When Fox Searchlight and Gary Gilbert refused to pay anymore for a film that seemed like it would never be released during the post-production process, Kenneth Lonergan turned to childhood friend Matthew Broderick, who lent him some money to continue working on his project.
Some reports claim that the theatrical cut of the film is the version edited by Martin Scorsese and Thelma Schoonmaker, not Kenneth Lonergan, but in a 2012 IndieWire interview, Lonergan refers to both the theatrical cut and the extended cut released on home video as his own.
Kenneth Lonergan was contractually obligated to deliver a cut of 150 minutes but his preferred version ran close to three hours. Martin Scorsese (who had previously deemed Lonergan's cut a "masterpiece") and his longtime editor Thelma Schoonmaker were drafted to create an alternate edit. Their cut was similar to Lonergan's, and ran 160 minutes.
Despite Kenneth Lonergan's long and troubled editing process, studio Fox Searchlight was not willing to fire a director with final cut privilege and risk damaging their reputation among other filmmakers.
The lengthy editing process of the movie sparked two lawsuits. Studio Fox Searchlight sued financier Gary Gilbert because he failed to pay the studio half of the film's production costs. Gilbert responded by suing Searchlight and director Kenneth Lonergan because he felt that they refused Gilbert's help to finish the movie (a process which required producers, directors, and editors like Scott Rudin, Martin Scorsese, Thelma Schoonmaker, and Sydney Pollack).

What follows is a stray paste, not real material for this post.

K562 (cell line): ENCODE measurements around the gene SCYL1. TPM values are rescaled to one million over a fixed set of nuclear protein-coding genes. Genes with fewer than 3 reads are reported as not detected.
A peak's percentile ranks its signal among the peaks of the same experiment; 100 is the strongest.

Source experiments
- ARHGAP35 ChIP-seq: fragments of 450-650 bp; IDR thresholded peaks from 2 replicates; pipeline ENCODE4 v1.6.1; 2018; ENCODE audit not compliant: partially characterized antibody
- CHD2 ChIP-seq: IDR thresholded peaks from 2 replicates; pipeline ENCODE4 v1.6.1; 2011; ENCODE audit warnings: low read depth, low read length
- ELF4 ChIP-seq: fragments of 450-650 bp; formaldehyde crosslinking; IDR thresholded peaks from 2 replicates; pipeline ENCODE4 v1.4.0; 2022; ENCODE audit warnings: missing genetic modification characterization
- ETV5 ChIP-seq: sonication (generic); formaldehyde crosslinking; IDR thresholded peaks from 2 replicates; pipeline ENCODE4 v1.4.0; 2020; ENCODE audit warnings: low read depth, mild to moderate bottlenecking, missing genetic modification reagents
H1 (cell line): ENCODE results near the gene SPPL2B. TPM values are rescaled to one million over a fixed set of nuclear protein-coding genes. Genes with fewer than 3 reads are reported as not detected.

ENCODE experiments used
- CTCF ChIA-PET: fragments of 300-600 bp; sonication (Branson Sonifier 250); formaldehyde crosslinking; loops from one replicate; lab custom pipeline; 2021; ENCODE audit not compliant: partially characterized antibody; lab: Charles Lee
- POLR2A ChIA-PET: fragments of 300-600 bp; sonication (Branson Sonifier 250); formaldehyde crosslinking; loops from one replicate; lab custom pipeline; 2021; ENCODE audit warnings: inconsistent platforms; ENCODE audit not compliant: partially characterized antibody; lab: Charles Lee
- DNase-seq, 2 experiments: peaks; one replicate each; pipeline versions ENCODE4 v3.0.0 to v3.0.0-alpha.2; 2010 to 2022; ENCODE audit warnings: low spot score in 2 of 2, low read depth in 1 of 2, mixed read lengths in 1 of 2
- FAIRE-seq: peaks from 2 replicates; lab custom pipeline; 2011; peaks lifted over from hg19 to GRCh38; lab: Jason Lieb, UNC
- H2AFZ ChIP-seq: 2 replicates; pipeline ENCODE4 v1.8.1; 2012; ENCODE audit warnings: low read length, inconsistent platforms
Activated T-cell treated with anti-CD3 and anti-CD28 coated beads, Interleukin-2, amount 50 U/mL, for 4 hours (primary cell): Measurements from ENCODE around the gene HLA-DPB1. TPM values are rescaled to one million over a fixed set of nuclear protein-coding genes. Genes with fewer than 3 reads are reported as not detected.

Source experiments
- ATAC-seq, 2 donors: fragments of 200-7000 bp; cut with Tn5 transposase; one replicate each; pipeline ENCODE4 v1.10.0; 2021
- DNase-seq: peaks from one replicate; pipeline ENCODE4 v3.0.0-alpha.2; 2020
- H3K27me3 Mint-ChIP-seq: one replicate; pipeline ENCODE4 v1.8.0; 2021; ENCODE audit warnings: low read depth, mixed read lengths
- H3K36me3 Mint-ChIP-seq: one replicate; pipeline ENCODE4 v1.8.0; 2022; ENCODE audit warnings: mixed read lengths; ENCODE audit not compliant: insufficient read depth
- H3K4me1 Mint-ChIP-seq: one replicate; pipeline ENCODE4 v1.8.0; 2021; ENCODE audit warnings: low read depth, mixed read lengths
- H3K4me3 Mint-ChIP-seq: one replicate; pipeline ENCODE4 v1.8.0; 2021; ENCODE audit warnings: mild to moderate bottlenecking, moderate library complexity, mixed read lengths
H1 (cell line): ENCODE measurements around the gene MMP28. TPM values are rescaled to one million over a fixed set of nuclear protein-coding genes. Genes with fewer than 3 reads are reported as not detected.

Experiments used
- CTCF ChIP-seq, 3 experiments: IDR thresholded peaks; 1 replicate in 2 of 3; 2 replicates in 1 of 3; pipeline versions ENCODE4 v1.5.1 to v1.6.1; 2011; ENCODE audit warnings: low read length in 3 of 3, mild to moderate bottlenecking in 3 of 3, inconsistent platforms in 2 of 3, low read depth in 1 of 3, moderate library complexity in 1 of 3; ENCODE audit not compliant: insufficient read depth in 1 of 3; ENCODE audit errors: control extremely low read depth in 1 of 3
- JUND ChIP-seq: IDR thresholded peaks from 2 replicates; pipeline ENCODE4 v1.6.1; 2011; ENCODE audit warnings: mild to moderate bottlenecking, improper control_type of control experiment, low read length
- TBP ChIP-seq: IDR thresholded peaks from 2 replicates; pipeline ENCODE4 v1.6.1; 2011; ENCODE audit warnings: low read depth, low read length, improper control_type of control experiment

The film debuted in the UK on just one screen, the Odeon Panton Street in London, where it earned nearly £5000 in its opening weekend. This meant it had the highest screen average of any film on release at the time.
Gary Gilbert was initially tolerant of the extended editing process because he had faith in Kenneth Lonergan, and paid out of his own pocket for additional time in the editing suite. However, producer Scott Rudin would describe Gilbert's scrutiny and excessive involvement in the editing process as "toxic."
Martin Scorsese's edit was a little longer than Kenneth Lonergan's. Fox Searchlight and Lonergan were prepared to release it under a "presented by Martin Scorsese" banner and submit it to the 2011 Toronto film festival, but Lonergan claims Gary Gilbert refused to sign off on it. Gilbert denies this.
In fall 2007, Gary Gilbert hired Dylan Tichenor to help create another edit of the film. He and Tichenor created a two-hour cut, dubbed the "Peggy cut" (after Gilbert's production company), which Kenneth Lonergan was unsatisfied with. Lonergan finished his own two-and-a-half-hour cut over half a year later, in summer 2008.